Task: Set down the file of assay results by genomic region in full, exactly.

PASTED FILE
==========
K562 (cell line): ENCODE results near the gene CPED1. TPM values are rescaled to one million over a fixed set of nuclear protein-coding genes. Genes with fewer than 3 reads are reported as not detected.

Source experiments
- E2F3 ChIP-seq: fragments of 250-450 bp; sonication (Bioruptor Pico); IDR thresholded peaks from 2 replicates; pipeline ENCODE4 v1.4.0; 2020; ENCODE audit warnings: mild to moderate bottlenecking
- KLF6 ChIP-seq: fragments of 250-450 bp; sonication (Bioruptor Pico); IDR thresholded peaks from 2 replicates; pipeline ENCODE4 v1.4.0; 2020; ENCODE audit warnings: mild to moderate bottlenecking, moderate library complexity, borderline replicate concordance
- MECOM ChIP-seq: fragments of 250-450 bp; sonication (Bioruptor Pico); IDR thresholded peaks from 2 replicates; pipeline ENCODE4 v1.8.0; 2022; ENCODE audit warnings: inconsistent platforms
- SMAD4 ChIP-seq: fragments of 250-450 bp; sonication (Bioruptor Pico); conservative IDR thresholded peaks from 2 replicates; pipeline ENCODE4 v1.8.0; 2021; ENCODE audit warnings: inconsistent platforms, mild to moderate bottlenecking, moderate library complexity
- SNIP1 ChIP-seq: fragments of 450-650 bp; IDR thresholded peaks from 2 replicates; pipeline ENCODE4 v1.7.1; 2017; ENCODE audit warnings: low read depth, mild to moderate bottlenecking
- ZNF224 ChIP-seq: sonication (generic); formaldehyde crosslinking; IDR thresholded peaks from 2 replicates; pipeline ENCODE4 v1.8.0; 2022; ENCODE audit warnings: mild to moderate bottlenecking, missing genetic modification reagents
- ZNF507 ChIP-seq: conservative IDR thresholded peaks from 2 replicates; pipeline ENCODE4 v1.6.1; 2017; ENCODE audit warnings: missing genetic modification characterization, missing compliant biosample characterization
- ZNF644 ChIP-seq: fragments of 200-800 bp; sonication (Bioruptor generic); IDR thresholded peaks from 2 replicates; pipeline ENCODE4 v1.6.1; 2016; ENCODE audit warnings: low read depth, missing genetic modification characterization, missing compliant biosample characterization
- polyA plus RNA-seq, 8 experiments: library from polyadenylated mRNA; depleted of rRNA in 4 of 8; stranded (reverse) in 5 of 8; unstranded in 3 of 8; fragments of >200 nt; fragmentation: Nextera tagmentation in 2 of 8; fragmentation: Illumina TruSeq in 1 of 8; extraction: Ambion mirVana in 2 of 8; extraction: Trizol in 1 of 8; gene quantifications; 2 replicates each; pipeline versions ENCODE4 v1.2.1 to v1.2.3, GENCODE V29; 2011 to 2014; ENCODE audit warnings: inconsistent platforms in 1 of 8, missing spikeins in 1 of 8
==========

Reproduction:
K562 (cell line): ENCODE results near the gene CPED1. TPM values are rescaled to one million over a fixed set of nuclear protein-coding genes. Genes with fewer than 3 reads are reported as not detected.

Source experiments
- E2F3 ChIP-seq: fragments of 250-450 bp; sonication (Bioruptor Pico); IDR thresholded peaks from 2 replicates; pipeline ENCODE4 v1.4.0; 2020; ENCODE audit warnings: mild to moderate bottlenecking
- KLF6 ChIP-seq: fragments of 250-450 bp; sonication (Bioruptor Pico); IDR thresholded peaks from 2 replicates; pipeline ENCODE4 v1.4.0; 2020; ENCODE audit warnings: mild to moderate bottlenecking, moderate library complexity, borderline replicate concordance
- MECOM ChIP-seq: fragments of 250-450 bp; sonication (Bioruptor Pico); IDR thresholded peaks from 2 replicates; pipeline ENCODE4 v1.8.0; 2022; ENCODE audit warnings: inconsistent platforms
- SMAD4 ChIP-seq: fragments of 250-450 bp; sonication (Bioruptor Pico); conservative IDR thresholded peaks from 2 replicates; pipeline ENCODE4 v1.8.0; 2021; ENCODE audit warnings: inconsistent platforms, mild to moderate bottlenecking, moderate library complexity
- SNIP1 ChIP-seq: fragments of 450-650 bp; IDR thresholded peaks from 2 replicates; pipeline ENCODE4 v1.7.1; 2017; ENCODE audit warnings: low read depth, mild to moderate bottlenecking
- ZNF224 ChIP-seq: sonication (generic); formaldehyde crosslinking; IDR thresholded peaks from 2 replicates; pipeline ENCODE4 v1.8.0; 2022; ENCODE audit warnings: mild to moderate bottlenecking, missing genetic modification reagents
- ZNF507 ChIP-seq: conservative IDR thresholded peaks from 2 replicates; pipeline ENCODE4 v1.6.1; 2017; ENCODE audit warnings: missing genetic modification characterization, missing compliant biosample characterization
- ZNF644 ChIP-seq: fragments of 200-800 bp; sonication (Bioruptor generic); IDR thresholded peaks from 2 replicates; pipeline ENCODE4 v1.6.1; 2016; ENCODE audit warnings: low read depth, missing genetic modification characterization, missing compliant biosample characterization
- polyA plus RNA-seq, 8 experiments: library from polyadenylated mRNA; depleted of rRNA in 4 of 8; stranded (reverse) in 5 of 8; unstranded in 3 of 8; fragments of >200 nt; fragmentation: Nextera tagmentation in 2 of 8; fragmentation: Illumina TruSeq in 1 of 8; extraction: Ambion mirVana in 2 of 8; extraction: Trizol in 1 of 8; gene quantifications; 2 replicates each; pipeline versions ENCODE4 v1.2.1 to v1.2.3, GENCODE V29; 2011 to 2014; ENCODE audit warnings: inconsistent platforms in 1 of 8, missing spikeins in 1 of 8